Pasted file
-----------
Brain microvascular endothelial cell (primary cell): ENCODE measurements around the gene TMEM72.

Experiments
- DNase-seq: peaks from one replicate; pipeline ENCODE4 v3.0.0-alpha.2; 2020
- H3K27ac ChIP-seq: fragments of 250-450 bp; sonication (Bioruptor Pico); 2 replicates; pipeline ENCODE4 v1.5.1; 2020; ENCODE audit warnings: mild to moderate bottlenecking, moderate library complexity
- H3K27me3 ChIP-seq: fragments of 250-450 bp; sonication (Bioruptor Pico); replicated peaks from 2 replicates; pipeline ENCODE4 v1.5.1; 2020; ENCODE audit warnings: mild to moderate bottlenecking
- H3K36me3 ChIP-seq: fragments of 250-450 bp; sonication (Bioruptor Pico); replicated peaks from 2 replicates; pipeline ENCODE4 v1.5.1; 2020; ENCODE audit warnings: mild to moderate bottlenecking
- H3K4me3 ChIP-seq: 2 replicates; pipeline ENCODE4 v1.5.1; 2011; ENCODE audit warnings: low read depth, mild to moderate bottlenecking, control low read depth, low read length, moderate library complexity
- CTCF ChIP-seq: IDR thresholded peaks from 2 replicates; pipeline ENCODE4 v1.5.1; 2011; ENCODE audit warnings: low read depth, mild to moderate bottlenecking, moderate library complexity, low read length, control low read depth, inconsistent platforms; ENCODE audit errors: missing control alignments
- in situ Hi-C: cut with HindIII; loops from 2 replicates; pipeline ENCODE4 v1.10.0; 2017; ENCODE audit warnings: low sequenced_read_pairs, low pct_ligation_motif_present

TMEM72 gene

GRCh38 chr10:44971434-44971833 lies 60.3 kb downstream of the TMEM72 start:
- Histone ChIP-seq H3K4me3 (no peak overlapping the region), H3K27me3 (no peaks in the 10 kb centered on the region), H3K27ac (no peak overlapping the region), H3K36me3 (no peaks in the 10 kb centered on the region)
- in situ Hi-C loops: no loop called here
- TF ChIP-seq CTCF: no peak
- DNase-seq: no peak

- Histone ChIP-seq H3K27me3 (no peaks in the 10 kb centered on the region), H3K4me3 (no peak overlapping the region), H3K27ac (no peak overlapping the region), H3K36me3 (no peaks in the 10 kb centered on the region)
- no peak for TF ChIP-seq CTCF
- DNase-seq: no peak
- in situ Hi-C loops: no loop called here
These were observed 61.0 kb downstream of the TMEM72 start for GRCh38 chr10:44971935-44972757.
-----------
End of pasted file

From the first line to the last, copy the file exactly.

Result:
Brain microvascular endothelial cell (primary cell): ENCODE measurements around the gene TMEM72.

Experiments
- DNase-seq: peaks from one replicate; pipeline ENCODE4 v3.0.0-alpha.2; 2020
- H3K27ac ChIP-seq: fragments of 250-450 bp; sonication (Bioruptor Pico); 2 replicates; pipeline ENCODE4 v1.5.1; 2020; ENCODE audit warnings: mild to moderate bottlenecking, moderate library complexity
- H3K27me3 ChIP-seq: fragments of 250-450 bp; sonication (Bioruptor Pico); replicated peaks from 2 replicates; pipeline ENCODE4 v1.5.1; 2020; ENCODE audit warnings: mild to moderate bottlenecking
- H3K36me3 ChIP-seq: fragments of 250-450 bp; sonication (Bioruptor Pico); replicated peaks from 2 replicates; pipeline ENCODE4 v1.5.1; 2020; ENCODE audit warnings: mild to moderate bottlenecking
- H3K4me3 ChIP-seq: 2 replicates; pipeline ENCODE4 v1.5.1; 2011; ENCODE audit warnings: low read depth, mild to moderate bottlenecking, control low read depth, low read length, moderate library complexity
- CTCF ChIP-seq: IDR thresholded peaks from 2 replicates; pipeline ENCODE4 v1.5.1; 2011; ENCODE audit warnings: low read depth, mild to moderate bottlenecking, moderate library complexity, low read length, control low read depth, inconsistent platforms; ENCODE audit errors: missing control alignments
- in situ Hi-C: cut with HindIII; loops from 2 replicates; pipeline ENCODE4 v1.10.0; 2017; ENCODE audit warnings: low sequenced_read_pairs, low pct_ligation_motif_present

TMEM72 gene

GRCh38 chr10:44971434-44971833 lies 60.3 kb downstream of the TMEM72 start:
- Histone ChIP-seq H3K4me3 (no peak overlapping the region), H3K27me3 (no peaks in the 10 kb centered on the region), H3K27ac (no peak overlapping the region), H3K36me3 (no peaks in the 10 kb centered on the region)
- in situ Hi-C loops: no loop called here
- TF ChIP-seq CTCF: no peak
- DNase-seq: no peak

- Histone ChIP-seq H3K27me3 (no peaks in the 10 kb centered on the region), H3K4me3 (no peak overlapping the region), H3K27ac (no peak overlapping the region), H3K36me3 (no peaks in the 10 kb centered on the region)
- no peak for TF ChIP-seq CTCF
- DNase-seq: no peak
- in situ Hi-C loops: no loop called here
These were observed 61.0 kb downstream of the TMEM72 start for GRCh38 chr10:44971935-44972757.